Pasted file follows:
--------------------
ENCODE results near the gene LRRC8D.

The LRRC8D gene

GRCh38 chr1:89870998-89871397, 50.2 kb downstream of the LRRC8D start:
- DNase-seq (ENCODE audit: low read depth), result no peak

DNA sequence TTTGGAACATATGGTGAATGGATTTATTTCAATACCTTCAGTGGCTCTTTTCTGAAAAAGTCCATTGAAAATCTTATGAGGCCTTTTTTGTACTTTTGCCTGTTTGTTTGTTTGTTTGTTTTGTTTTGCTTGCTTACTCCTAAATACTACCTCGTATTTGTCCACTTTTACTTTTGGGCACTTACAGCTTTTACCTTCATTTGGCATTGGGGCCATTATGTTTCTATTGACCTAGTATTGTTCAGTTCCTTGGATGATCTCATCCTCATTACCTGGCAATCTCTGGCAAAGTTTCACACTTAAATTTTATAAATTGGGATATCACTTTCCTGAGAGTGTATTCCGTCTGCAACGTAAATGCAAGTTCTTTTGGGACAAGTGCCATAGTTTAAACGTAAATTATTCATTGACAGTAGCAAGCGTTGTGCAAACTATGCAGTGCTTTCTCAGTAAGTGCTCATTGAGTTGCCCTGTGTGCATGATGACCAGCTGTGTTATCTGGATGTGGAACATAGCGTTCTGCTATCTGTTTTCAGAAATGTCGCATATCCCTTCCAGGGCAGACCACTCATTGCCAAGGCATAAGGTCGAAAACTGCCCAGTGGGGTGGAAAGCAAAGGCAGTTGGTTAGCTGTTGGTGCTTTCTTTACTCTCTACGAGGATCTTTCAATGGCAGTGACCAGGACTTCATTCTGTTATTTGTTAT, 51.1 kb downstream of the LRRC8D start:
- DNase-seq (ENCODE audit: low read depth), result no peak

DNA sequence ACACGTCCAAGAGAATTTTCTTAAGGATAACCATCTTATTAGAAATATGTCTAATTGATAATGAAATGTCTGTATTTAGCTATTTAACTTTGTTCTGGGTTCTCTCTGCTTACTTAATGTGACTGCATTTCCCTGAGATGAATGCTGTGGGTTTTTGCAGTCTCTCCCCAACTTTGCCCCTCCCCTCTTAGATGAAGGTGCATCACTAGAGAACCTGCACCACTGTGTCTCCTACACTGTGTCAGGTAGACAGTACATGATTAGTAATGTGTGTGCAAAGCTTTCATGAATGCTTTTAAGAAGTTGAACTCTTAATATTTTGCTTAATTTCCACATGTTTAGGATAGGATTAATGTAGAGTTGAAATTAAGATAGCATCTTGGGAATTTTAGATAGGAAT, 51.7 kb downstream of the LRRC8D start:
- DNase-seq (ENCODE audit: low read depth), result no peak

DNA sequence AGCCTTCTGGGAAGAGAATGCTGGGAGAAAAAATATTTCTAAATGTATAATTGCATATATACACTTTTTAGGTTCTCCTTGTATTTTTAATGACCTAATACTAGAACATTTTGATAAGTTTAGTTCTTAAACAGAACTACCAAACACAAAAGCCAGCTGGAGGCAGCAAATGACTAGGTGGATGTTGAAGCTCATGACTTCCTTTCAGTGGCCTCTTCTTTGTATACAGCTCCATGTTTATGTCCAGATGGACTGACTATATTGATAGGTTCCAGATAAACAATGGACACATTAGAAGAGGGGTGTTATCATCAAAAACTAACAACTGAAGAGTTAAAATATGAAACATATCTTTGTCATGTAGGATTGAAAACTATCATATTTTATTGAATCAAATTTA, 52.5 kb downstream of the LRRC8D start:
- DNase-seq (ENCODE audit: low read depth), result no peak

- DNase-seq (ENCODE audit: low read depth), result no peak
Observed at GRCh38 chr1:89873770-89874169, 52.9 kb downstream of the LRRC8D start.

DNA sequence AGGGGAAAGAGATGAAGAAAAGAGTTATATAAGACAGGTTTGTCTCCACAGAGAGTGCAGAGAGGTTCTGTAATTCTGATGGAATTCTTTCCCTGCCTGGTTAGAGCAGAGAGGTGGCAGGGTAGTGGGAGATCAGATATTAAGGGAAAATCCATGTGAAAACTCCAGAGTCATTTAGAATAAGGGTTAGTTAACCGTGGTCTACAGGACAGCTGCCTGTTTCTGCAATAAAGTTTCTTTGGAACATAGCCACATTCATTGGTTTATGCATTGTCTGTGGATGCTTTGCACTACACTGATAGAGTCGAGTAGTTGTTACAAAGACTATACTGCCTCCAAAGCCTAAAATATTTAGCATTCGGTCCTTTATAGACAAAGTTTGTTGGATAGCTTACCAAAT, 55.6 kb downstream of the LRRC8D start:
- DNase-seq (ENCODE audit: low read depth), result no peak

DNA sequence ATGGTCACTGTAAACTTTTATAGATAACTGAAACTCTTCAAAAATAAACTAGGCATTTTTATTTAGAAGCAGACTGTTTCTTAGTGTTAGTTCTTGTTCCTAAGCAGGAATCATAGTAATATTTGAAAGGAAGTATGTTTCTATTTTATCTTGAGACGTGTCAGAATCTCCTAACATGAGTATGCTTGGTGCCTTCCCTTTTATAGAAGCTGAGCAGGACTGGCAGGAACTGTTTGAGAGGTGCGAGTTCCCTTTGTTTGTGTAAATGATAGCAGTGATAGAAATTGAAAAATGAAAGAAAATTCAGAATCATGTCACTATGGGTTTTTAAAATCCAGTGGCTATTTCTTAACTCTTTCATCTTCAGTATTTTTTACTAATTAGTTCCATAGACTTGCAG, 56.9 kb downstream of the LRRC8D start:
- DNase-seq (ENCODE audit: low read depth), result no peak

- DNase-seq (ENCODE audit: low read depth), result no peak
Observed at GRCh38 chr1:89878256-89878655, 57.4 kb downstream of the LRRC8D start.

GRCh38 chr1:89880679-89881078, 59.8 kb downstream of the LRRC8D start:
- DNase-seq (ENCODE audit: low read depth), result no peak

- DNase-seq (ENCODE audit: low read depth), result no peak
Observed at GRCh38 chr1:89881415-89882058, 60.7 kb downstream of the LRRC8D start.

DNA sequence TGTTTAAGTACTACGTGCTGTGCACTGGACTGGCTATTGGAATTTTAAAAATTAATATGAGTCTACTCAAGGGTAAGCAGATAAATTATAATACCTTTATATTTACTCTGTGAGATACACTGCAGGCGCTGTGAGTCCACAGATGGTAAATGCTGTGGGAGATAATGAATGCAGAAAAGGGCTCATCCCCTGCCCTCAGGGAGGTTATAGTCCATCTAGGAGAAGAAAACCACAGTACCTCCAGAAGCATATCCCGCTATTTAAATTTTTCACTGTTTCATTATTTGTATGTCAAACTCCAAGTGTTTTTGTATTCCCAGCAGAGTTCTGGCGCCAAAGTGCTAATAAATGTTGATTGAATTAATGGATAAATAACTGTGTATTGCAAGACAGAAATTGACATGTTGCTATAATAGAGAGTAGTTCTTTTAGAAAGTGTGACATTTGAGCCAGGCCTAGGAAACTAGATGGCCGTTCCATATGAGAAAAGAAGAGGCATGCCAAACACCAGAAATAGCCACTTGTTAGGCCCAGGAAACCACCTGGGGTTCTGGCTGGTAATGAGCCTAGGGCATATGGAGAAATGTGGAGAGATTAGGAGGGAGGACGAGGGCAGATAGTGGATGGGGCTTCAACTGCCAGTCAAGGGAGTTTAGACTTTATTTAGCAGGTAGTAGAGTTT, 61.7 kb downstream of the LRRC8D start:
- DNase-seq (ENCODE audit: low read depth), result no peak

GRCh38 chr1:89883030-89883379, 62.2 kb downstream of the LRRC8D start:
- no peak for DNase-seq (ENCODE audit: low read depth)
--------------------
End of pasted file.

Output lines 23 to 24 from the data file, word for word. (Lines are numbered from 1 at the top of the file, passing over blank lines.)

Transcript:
DNA sequence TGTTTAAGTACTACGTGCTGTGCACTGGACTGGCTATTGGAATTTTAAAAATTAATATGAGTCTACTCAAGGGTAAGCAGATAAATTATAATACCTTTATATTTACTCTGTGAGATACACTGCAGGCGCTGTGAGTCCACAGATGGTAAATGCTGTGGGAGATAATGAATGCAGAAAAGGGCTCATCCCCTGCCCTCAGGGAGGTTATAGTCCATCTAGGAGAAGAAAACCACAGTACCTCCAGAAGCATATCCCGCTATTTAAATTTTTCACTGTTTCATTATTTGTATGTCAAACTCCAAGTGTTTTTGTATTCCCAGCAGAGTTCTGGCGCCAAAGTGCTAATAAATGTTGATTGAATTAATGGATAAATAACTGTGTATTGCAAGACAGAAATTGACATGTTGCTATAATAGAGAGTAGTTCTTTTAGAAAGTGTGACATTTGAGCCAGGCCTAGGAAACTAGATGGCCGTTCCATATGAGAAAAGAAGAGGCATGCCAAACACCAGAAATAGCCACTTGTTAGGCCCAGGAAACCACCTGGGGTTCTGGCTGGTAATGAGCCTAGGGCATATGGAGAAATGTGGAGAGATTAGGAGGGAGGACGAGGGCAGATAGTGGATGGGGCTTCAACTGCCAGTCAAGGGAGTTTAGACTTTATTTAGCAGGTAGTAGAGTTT, 61.7 kb downstream of the LRRC8D start:
- DNase-seq (ENCODE audit: low read depth), result no peak